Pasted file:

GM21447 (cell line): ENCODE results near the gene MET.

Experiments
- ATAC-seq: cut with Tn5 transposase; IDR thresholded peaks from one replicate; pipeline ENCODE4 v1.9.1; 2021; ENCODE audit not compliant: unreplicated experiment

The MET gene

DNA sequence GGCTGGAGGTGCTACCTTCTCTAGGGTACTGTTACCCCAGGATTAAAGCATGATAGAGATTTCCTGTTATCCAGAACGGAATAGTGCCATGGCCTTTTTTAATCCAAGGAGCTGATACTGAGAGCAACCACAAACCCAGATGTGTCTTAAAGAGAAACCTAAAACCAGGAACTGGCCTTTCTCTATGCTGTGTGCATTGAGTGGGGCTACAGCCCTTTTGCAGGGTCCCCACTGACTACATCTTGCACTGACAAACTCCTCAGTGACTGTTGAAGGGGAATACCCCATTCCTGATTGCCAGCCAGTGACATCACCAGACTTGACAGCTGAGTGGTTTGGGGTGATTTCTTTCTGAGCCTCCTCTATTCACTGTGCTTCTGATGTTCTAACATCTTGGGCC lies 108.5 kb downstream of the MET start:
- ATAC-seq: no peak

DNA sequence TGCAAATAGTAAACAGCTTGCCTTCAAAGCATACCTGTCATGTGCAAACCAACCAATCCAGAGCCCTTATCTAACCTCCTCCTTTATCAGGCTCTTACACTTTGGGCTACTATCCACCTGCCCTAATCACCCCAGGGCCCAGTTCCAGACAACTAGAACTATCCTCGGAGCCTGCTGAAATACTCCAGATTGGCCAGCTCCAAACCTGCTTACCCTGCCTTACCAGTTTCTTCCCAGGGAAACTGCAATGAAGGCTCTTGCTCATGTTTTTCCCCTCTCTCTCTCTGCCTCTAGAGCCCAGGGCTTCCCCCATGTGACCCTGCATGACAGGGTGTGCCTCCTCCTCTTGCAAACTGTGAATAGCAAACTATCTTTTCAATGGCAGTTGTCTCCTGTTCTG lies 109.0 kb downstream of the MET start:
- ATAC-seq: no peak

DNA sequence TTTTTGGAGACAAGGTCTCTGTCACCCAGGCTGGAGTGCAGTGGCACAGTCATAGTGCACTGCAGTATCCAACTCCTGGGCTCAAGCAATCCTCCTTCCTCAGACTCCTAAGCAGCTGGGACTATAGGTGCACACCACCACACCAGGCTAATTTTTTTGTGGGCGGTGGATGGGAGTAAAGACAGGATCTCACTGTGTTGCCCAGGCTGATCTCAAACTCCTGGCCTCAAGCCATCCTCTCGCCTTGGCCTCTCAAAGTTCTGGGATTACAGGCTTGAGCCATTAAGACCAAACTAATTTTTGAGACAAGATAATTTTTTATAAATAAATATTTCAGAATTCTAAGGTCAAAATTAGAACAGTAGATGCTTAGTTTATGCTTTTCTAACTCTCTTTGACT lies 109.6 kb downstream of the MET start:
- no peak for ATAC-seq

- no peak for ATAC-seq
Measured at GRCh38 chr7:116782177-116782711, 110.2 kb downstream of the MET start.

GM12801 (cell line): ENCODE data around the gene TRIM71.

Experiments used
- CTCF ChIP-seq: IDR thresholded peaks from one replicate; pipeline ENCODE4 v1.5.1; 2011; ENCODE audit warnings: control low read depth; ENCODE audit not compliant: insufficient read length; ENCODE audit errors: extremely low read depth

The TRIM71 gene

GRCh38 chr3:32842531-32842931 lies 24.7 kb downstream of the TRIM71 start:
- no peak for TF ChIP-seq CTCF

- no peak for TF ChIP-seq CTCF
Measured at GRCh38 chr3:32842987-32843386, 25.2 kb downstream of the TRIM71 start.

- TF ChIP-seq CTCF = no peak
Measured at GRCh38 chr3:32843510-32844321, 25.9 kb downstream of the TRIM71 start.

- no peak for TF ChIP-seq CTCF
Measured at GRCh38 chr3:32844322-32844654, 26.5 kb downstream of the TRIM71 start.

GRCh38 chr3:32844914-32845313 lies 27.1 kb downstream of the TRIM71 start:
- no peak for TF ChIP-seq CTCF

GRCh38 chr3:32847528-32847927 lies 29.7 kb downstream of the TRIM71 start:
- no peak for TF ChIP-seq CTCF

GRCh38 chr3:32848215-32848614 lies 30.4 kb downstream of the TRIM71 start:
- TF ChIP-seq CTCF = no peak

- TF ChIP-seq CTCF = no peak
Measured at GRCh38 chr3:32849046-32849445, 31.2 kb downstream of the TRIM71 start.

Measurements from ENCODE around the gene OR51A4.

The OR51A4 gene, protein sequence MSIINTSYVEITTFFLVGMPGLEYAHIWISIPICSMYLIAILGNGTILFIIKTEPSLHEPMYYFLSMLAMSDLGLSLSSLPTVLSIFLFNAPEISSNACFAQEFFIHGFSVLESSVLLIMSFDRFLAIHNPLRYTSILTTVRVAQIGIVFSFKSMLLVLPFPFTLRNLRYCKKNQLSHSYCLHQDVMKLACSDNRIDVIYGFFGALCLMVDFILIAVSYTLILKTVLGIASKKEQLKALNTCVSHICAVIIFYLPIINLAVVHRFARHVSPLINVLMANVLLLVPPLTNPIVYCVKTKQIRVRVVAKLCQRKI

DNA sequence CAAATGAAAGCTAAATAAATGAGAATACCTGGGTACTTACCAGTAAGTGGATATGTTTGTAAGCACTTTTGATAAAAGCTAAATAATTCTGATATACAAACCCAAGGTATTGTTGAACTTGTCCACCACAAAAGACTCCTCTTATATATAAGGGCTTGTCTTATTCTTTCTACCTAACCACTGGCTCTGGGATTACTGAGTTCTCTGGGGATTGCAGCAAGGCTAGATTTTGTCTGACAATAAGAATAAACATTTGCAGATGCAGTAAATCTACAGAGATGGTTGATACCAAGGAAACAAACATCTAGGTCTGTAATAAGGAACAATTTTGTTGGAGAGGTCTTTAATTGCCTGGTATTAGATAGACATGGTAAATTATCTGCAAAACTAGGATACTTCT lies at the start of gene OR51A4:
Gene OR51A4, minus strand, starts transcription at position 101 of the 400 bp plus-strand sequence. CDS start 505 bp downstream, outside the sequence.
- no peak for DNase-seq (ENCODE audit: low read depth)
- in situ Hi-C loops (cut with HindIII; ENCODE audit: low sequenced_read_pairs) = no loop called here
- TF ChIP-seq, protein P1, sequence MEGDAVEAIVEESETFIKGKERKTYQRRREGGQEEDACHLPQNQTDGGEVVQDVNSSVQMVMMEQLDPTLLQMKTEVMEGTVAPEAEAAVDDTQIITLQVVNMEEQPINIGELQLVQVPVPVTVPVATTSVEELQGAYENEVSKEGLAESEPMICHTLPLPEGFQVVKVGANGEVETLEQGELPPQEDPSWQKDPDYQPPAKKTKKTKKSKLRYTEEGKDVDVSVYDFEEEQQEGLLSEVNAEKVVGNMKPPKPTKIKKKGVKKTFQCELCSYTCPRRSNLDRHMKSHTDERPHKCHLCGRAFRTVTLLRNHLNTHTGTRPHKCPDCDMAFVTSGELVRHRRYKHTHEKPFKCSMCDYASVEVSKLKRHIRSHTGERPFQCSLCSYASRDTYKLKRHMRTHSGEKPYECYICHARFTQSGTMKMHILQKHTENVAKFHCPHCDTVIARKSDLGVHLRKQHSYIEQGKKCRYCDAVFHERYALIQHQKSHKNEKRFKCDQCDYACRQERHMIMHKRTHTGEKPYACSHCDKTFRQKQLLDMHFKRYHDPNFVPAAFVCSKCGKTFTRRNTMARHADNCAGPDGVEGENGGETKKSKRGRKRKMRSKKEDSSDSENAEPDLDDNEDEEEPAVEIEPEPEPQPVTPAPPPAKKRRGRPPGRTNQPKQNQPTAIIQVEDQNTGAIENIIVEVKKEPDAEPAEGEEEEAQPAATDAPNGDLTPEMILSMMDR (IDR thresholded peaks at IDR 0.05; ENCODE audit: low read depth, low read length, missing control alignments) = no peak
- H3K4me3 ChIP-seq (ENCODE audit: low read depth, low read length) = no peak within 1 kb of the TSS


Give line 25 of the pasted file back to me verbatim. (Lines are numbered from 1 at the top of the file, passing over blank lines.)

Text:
GRCh38 chr3:32844914-32845313 lies 27.1 kb downstream of the TRIM71 start: